150 years of Daintree

Geraldine Mate – Principal Curator of History, Industry & Technology and Alessandra Schultz – Volunteer, Cultures & Histories Program 

When you snap that amazing photo of a mountain or waterfall, do you ever think about the early photographers of Queensland?  

This year marks 150 years since the London International Exhibition where Richard Daintree’s images of early colonial Queensland were first displayed. From May to August 1871, a collection of photographs of Queensland, overpainted to allow our landscapes to be viewed in colour, were presented at this annual international exhibition aimed at promoting colonial ‘progress’ and innovation. Prepared from glass plate negatives physically transported from Australia to Britain by sea, these images communicated a notion of Queensland as an untapped resource, a wide-open country that would be an ideal destination for colonial migrants from Britain that neglected the presence of Indigenous Australians. 

Queensland ‘Through the Lens’

The photographs created by Daintree capture a picture of what was regarded as the ‘quintessential’ Queensland at the time. For Daintree, who saw it first-hand, the colony was a place of abundance in natural resources and opportunity for development, and so his photographs focus on mineral formations, pastoral scenes, and depictions of white settlers. These scenes, in countless form – the mining of gold and copper, plantations of crops such as sugarcane, and early transport through bullock teams and river punts – showcase different elements of Queensland’s landscape. Many images show colonial settlers travelling or working in the landscape but few of the images feature First Nations people, the recognised custodians of the land, who were present and living on country when Daintree travelled across these parts of Queensland. Instead, Daintree’s profession as a geologist permeates through in his emphasis on geological formations of granite, basalt, and sandstone presented as natural vistas. Each image was brought to life through the over-painting of the photographs, infusing the earthy colours of Queensland.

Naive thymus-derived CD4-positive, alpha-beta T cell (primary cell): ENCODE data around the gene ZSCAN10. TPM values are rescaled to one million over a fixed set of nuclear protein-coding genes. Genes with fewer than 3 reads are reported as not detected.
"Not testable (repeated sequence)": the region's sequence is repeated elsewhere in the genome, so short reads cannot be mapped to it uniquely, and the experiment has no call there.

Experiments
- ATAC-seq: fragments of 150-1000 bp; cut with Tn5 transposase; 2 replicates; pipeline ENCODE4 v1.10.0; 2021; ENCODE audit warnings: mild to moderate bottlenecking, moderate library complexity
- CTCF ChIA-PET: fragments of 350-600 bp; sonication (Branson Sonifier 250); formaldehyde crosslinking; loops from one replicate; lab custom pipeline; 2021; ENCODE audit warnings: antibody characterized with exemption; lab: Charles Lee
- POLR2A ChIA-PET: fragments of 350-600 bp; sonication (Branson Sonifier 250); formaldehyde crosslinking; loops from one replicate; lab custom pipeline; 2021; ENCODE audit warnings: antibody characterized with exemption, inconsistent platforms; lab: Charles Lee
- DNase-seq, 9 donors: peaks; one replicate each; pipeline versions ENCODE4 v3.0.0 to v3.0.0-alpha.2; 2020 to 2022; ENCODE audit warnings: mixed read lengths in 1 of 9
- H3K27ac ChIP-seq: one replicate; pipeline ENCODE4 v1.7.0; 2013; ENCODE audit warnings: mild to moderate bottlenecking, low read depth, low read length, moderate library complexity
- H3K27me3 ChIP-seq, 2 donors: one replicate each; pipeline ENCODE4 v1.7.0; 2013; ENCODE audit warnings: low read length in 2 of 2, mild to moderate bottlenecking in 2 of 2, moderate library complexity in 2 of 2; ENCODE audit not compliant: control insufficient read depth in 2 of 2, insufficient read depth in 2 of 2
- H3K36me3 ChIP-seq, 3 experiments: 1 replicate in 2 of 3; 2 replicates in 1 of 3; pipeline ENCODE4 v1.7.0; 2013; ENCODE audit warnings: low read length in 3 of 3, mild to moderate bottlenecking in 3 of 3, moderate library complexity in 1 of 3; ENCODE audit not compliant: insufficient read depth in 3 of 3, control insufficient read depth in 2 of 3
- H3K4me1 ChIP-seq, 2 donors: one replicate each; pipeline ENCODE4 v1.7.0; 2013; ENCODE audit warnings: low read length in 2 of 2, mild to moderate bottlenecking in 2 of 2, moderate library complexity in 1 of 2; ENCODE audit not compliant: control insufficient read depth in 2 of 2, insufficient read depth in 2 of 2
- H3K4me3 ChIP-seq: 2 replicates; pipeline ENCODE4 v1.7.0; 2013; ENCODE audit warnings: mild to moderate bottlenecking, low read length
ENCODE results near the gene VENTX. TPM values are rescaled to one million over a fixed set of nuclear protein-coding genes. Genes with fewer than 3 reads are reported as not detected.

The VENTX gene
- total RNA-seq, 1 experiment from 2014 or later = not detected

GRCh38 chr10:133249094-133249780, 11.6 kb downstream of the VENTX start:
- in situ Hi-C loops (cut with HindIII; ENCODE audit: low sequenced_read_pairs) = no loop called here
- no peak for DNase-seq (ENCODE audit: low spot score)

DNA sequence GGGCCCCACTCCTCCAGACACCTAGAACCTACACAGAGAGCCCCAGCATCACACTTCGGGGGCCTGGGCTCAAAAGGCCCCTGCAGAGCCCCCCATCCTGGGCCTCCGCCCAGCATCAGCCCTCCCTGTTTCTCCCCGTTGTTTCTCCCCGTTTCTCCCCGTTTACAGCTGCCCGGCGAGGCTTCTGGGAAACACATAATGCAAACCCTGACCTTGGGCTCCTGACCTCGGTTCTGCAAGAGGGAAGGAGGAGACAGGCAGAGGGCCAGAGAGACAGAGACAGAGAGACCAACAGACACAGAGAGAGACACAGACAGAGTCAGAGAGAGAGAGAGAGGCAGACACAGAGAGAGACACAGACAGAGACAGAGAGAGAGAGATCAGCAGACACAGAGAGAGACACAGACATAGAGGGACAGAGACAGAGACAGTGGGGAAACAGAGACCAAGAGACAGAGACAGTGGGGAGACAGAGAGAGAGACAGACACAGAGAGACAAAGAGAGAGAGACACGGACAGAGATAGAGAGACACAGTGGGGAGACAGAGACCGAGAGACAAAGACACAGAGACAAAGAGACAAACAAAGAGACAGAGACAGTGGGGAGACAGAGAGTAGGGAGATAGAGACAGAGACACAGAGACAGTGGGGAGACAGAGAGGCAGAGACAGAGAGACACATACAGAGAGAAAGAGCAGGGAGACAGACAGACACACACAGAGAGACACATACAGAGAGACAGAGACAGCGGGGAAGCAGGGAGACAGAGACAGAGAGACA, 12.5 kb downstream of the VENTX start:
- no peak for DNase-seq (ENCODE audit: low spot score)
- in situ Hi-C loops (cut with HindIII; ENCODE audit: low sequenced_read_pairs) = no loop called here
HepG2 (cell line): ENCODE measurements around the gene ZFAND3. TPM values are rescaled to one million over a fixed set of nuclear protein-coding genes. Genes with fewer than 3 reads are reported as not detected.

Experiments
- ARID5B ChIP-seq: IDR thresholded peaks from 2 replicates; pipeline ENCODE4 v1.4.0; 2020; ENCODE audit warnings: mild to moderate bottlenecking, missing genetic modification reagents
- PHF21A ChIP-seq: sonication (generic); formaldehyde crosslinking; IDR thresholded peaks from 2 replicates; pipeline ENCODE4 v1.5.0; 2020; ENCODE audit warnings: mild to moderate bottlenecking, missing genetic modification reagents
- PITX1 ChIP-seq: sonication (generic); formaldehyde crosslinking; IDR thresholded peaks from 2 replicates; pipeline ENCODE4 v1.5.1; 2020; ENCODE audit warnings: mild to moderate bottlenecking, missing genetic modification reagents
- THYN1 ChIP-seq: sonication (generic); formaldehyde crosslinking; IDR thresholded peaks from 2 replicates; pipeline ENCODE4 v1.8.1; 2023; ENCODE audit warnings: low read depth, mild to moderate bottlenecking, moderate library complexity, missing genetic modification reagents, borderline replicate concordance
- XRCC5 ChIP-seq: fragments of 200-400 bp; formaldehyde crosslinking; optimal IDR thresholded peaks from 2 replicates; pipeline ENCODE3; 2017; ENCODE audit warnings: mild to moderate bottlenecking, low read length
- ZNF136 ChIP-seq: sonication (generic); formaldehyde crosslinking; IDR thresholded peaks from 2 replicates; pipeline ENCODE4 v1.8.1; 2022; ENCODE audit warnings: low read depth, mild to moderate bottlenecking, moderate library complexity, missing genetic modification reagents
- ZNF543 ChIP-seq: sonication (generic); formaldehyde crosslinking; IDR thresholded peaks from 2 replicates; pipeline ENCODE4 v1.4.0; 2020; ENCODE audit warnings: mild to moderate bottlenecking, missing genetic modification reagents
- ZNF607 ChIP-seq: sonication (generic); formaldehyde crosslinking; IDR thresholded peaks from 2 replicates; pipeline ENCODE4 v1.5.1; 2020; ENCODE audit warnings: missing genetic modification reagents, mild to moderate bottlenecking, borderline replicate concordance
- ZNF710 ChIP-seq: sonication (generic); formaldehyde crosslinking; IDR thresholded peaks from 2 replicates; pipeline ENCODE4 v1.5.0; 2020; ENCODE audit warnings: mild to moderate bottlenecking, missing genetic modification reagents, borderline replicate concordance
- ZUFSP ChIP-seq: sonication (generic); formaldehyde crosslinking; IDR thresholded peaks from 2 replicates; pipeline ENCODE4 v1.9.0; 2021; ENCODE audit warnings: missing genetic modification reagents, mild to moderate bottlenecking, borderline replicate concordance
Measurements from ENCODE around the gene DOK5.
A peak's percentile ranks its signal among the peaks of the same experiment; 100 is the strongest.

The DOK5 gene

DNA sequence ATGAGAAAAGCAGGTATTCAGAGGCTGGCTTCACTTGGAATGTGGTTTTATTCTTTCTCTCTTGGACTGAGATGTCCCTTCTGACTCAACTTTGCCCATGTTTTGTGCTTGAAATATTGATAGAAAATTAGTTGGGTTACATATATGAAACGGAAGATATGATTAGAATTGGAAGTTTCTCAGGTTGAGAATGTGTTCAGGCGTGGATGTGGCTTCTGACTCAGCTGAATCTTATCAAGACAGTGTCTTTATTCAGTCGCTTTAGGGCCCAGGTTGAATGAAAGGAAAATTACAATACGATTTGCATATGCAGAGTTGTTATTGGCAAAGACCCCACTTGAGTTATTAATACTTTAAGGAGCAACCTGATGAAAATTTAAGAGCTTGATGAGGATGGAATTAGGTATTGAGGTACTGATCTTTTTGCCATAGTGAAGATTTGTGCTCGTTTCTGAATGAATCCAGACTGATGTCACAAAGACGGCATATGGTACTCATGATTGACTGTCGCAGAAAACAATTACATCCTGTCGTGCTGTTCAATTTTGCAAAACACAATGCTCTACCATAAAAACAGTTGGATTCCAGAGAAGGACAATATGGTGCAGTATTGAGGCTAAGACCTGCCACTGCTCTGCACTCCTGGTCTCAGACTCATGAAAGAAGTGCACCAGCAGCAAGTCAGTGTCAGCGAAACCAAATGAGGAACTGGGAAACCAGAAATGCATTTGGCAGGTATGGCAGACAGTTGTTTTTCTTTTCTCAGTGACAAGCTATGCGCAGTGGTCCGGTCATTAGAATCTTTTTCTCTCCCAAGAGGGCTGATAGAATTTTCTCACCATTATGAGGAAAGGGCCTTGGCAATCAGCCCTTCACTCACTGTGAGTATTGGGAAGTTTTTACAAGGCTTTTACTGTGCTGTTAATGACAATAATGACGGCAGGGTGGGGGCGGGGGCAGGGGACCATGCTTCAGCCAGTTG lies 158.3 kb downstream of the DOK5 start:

Travellers at the base of Mount Coonowrin, in the Glasshouse Mountains (overpainted albumen print), showing the landscape as viewed by Daintree, with European settlers traversing the bush. Queensland Museum collection.

A ‘Colonial’ exhibition 

Richard Daintree’s photographs were exhibited over the next several years to crowds in the city of London at the Queensland Annexe, shown alongside collections of rocks, minerals, and fossils – and considered an inspired addition to the agricultural produce shown in previous years. The annexe displays aimed to present a portfolio of attractions and opportunities to draw prospective emigrants to Queensland. Visitors were invited to imagine their life in the colony, and what’s more, their participation in the economic prospects offered by Queensland. Daintree saw the colony’s future as resting with its natural wealth, especially its geological resources. By taking part in these exhibitions, Queensland was advertising its resources to the world, offering the venture capitalist the prospect of gaining wealth, and, competing with its rival colonies Victoria and New South Wales, enticing people across the oceans to Queensland.